My Bipolar Voice

Worry

I worry a lot. My mind is full of various scenarios of how things will turn out and I always ask myself “what if this happens?”

Most of the time, all the negative scenarios I’ve imagined in my head, are not the end result of what actually transpires. My therapist keeps telling me to stop projecting or trying to complete my story before it actually happens, because most times I’m wrong!

When I was in college, I experienced a lot of worry. I worried about missing classes, not being successful at various tests, but mostly about contracting an STD from my college age promiscuous behavior. It’s common in untreated bipolar disorder to behave like this unfortunately. The slut demons from my past still bother me today sometimes, but I’m grateful those days are behind me.

Due to my promiscuity, I decided to get tested for HIV while in school in my 20’s. For someone without a mood disorder, which is triggered by stress, this would be stressful but probably wouldn’t cause a complete meltdown. For me, waiting for the results and contemplating all the “what if” scenarios in my head, caused an actual full blown manic episode. I stopped sleeping entirely, began having racing thoughts and speech, couldn’t sit still for the life of me, spent way more money then I should, and smoked a lot of weed. Yes, drugs are also a commonly used substance when bipolar, especially while in a manic episode.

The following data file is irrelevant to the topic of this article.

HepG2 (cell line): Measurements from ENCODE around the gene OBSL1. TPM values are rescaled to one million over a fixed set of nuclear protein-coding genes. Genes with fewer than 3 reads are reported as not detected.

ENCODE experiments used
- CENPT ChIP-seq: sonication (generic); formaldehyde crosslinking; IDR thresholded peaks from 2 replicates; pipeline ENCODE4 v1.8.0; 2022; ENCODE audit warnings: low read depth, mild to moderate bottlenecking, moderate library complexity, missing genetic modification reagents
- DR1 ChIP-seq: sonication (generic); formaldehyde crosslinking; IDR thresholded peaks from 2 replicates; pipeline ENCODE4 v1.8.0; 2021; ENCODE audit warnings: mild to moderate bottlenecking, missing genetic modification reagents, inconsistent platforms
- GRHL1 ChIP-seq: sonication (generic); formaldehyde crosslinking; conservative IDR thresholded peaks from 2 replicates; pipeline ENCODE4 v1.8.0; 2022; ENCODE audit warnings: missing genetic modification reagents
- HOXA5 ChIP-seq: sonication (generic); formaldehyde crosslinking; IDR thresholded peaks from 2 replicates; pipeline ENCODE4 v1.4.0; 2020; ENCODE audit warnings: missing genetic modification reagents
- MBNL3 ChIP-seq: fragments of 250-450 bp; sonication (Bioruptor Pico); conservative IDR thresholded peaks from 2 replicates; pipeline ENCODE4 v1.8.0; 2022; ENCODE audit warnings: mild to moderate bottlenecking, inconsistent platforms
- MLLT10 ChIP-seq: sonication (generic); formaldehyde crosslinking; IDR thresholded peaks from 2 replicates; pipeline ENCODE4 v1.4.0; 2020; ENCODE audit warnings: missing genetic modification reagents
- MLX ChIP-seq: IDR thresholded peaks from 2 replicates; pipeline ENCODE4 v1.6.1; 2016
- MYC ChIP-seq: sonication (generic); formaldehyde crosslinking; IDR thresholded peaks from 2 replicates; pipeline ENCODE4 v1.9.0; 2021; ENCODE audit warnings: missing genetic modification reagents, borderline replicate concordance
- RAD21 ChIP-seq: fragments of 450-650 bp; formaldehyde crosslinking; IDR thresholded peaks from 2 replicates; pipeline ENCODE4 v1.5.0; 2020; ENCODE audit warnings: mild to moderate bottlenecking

The manic episode, triggered by my worry, put me in the hospital, in the behavioral health unit, for 10 days. I got the test results, which were negative thank God, but the damage to my mood, brain chemistry and behavior was already done and couldn’t be stopped. Worry is strong! So strong, that it caused a mental breakdown. For me, worry = anxiety and anxiety = mania. If I had attempted to stay calm and not overthink the anticipated results, maybe the manic episode wouldn’t have happened.

If this scenario happened now, I would probably talk to my therapist, close friends and probably write about it. The outcome may have been different. At the time, I didn’t have the coping skills I have now, so I didn’t have the tools necessary to manage my worry, anxiety and fear of the unknown. 

Honestly, it takes a lot of unnecessary energy and effort on my part to come up with all these imagined scenarios, and causes me anxiety. I have to remember that what will be, will be and to focus on the present. I also have to continue to do the things which keep me stable mentally and emotionally. Less worry makes for a more peaceful mind, eliminates a lot of anxiety and is more calming for my body.

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